They produce the wines Asterias Campania Fiano IGT, Zero Rosso Paestum IGT (the first wine they produced from 2015, at the Feudi di San Gregorio winery), Diciotto Rosso Paestum IGT, and a more recently added rosé wine that I hope to taste very soon. The first Fiano Asterìas 2019 we tasted is a very interesting blend of grapes from four different vineyard plots and shows that you can produce different and great Fiano wines also in the warmer Cilento climate. The Asterìas 2019 is a fresh and mineral wine with notes of citrus fruits, apple, a shrub herby touch, and it feels like a breeze of salty sea wind has blown into the glass. It also has some smoky notes as a result of the fermentation in oak.
We then tasted a second Fiano 2019 wine with grapes from only one vineyard plot that in September 2020 did not have a specific name yet. This Fiano had a lovely mix of fruity, less apple though, and floral notes, mainly white flowers. Then, you could also feel the touch of macchia Mediterranea, i.e. all the typical Mediterranean flora of the area combined. Just as Asterìas 2019, it also had a sort of biting or gripping feeling, almost something spicy. Bruno de Conciliis claims that it comes from the grapes.
Generally, I am not much for white wines fermented or aged in oak but as you may have noticed I really enjoyed these two Fiano wines. I also enjoyed their Aglianico wines a lot for their beautiful fruit-forwardness, good acidity, and a splash of saltiness from the sea.
From Handcrafted Gloves to Artisanal Wines
The Phlegraean Fields – I Campi Flegrei – is one of the most fascinating areas that I have visited so far in Italy, for its history as well as for its viticultural tradition. Let us not talk about viticulture and winemaking yet, but rather go back one step and talk about the fact that Campi Flegrei is a volcanic area, i.e. a collapsed caldera, containing many small eruptive centers that have been active in different periods during the last 39.000 years. The Flegreo volcanic area includes not only Campi Flegrei but also a part of Naples, the Gulf of Naples as well as the islands Procida and Ischia.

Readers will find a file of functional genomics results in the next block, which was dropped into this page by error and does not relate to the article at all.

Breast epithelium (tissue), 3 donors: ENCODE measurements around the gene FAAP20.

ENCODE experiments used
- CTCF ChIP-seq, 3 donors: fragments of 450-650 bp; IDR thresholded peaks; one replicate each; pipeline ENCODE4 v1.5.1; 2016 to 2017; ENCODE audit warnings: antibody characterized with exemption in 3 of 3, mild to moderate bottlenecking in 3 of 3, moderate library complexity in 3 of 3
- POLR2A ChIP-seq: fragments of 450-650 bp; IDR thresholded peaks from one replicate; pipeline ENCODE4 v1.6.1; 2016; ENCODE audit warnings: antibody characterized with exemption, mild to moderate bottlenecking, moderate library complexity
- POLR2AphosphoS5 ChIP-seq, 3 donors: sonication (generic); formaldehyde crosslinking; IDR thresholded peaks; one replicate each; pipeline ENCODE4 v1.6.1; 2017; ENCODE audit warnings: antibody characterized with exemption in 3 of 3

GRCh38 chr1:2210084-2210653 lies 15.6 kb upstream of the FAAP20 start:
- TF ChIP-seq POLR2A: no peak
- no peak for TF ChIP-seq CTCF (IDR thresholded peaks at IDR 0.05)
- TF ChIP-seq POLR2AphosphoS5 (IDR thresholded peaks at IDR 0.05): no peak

Now, I am not going to go more in-depth about the history of the volcanic activity in Campi Flegrei, other than saying that it is still an active volcano. During the last decade, researchers have indeed been more and more worried that a larger eruption might occur in the near future. Due to the collapsed caldera Campi Flegrei, and especially the small town of Pozzuoli, have for long had problems with gradual uplift (positive bradyseism), leading in the 1980s to the need to evacuate 30.000 inhabitants following an earthquake.
When I visited the vineyards of Mario Portolano winery together with Mara, the daughter in the family who dedicates her time to the winery, she parked behind a house in a very crowded residential neighborhood so typical for that area close to Naples. We then walked up a small hill arriving to stand in the middle of Mara’s vineyards. I got a look at the about 4 hectares of Aglianico and Piedirosso vines where most of the vines are ungrafted and the roots are spreading down directly into the volcanic soil. Mara says that the volcanic soil consists of lapilli (volcanic fragments), ashes, and yellow tuff. Some years ago, they also created an Artesian aquifer with groundwater where the temperature of the water is approximately 90 °C. Amazing, right? It is not water suitable for irrigation as it is brackish.